Saddam Hussein may have been a bad man, but he was anti-American, anti-Western and anti-Israel, which is enough to make the likes of Andrew J. Basevic regret his fall.

Whatever happened to the heroic Democratic Party of FDR, Truman, Acheson, and JFK? Today’s Democratic foreign policy is feeble, cowardly, cynical, utterly devoid of honor and decency. Its leitmotiv is the self-hatred of of the nabobs of academia and the mainstream media. Obama’s speech reflects this. You could see it in the bored, skeptical faces of the military personnel among those whom our pathetic excuse for a president was addressing.

Really?  Do people actually still believe this shit?  Did they ever?  I thought it was just a cynical ploy used by the warmongers to sell the ever-gullible American public on a war that had nothing to do with national security.*  But then again, I hate America (and Israel, too, apparently), so what do I know?  I have an idea, though.  Next time we decide to invade a country, let’s tie a bulbman1066 to the hood of every Humvee and Bradley Fighting Vehicle on its way in.

*Never mind the moronic nationalistic tripe that equates one’s feelings toward the country they happened to be born in with one’s feelings about him or herself.

The “Liberal Media” Plumps for War (again)

According to NPR, “experts” are “at odds” over how to deal with Iran’s alleged desire to acquire nukes.  On one side, we have former foreign policy advisor to John McCain and research fellow at the Hoover Institution, Kori Schake, who thinks “military attacks on the Iranian nuclear infrastructure may eventually be necessary”; on the other, we have  self-proclaimed neo-con Michael Rubin, who opposes military attacks because they “would set back regime change” (which would be achieved by “supporting independent trade unions, setting up a clandestine communication system and recruiting defectors”) by causing Iranians to “rally behind their government.”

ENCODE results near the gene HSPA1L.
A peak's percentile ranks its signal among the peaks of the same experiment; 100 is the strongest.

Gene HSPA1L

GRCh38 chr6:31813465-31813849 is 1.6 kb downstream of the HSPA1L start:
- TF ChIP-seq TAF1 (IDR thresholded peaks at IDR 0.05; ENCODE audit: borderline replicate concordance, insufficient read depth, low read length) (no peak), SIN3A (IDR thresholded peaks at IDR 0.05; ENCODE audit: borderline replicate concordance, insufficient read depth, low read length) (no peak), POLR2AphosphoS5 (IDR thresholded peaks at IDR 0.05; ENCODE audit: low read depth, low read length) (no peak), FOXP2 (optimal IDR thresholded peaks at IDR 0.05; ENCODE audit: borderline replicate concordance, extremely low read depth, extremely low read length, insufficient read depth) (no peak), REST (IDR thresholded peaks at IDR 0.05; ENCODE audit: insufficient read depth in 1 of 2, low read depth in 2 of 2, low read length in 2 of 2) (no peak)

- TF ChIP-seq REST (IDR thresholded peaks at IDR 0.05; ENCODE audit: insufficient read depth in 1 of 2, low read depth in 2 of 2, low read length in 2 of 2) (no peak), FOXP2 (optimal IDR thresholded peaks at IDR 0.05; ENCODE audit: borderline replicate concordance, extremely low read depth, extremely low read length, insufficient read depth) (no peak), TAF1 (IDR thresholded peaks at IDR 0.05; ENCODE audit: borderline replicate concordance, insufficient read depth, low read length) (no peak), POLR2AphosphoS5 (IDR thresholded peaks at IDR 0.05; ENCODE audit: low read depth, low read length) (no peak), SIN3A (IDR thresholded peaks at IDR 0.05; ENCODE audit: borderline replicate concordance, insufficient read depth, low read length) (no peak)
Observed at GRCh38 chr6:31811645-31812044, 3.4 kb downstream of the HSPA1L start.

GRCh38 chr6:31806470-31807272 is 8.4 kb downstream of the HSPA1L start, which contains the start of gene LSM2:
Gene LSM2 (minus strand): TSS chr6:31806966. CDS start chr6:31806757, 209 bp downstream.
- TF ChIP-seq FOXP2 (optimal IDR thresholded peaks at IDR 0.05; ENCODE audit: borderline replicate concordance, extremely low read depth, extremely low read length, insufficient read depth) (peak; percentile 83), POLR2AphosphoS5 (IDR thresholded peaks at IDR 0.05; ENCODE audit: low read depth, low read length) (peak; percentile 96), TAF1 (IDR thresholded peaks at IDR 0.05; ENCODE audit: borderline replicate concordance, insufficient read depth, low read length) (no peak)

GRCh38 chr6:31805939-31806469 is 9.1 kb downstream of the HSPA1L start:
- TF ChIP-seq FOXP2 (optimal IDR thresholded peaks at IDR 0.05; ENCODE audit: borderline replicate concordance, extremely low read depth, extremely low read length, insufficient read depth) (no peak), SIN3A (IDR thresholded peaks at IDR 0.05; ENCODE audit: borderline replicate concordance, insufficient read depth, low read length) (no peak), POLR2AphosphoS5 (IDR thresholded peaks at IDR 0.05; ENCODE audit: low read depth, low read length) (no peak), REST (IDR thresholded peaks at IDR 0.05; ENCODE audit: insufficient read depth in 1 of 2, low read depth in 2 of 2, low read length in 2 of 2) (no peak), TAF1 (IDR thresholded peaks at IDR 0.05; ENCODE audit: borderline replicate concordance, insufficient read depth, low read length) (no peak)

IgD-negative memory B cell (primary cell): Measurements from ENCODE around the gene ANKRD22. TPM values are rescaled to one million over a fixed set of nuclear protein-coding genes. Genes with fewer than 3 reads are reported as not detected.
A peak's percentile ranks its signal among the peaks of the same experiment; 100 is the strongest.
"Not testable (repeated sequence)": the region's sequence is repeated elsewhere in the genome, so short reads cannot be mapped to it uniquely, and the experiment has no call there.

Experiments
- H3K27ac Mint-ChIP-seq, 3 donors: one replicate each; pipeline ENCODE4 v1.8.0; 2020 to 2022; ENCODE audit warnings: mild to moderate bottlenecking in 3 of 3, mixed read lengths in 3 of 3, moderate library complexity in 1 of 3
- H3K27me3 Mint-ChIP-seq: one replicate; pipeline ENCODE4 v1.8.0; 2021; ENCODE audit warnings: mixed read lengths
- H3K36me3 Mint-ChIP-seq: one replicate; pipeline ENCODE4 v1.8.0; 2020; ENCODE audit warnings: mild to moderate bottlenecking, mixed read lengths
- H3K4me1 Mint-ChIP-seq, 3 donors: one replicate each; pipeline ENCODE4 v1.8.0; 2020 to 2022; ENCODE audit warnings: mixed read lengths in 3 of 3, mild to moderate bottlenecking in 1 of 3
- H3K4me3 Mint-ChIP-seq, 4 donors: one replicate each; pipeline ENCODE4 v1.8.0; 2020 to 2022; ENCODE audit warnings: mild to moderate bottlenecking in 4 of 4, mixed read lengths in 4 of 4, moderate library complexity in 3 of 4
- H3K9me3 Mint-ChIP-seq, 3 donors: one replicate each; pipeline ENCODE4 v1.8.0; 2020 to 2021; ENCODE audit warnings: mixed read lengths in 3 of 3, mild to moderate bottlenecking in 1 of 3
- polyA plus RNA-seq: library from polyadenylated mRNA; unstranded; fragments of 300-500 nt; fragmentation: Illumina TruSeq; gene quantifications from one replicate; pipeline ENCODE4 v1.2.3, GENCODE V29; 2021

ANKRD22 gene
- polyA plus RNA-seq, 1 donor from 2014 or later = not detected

“Anyone who says that the Iranian people might rise up and support bombing their country has never been to Iran nor talked to Iranians,” Rubin says.

I had no idea that a desire to not have bombs dropped on their heads by a foreign government is a character trait unique to Iranians.  But then, I’ve never been to Iran or talked to Iranians.  Having been to Iran and talked to some Iranians apparently also makes one uniquely qualified to determine what’s in the best interest(s) of the 70 million or so people who live there:

“We don’t know where the chips will fall if everything collapses,” Rubin says. “But we should at least have a discussion first about where we would like to see Iran, and then walk backwards from that in policy to determine what we can do to sort of push and nudge the Iranian people and any post-Islamic republic government in that direction.”

A third “expert,” Thomas Carothers of the Carnegie Endowment for International Peace, suggests flaccidly that regime change might not work, pointing to Cuba as an example.  If he has any doubts about the efficacy (forget about the morality) of dropping bombs, the article doesn’t mention them.

So here we have NPR, the supposed epitome of all things despicably librul, telling us that the U.S. has only two options for how to deal with Iran: overt war or covert war.  And since the latter “might not happen,” it may just have to be bombs away by default.  Missing from the discussion, of course, is anyone who opposes meddling (of either variety) in yet another Middle Eastern/South Asian country.  Clearly no expert would take such a ridiculous position.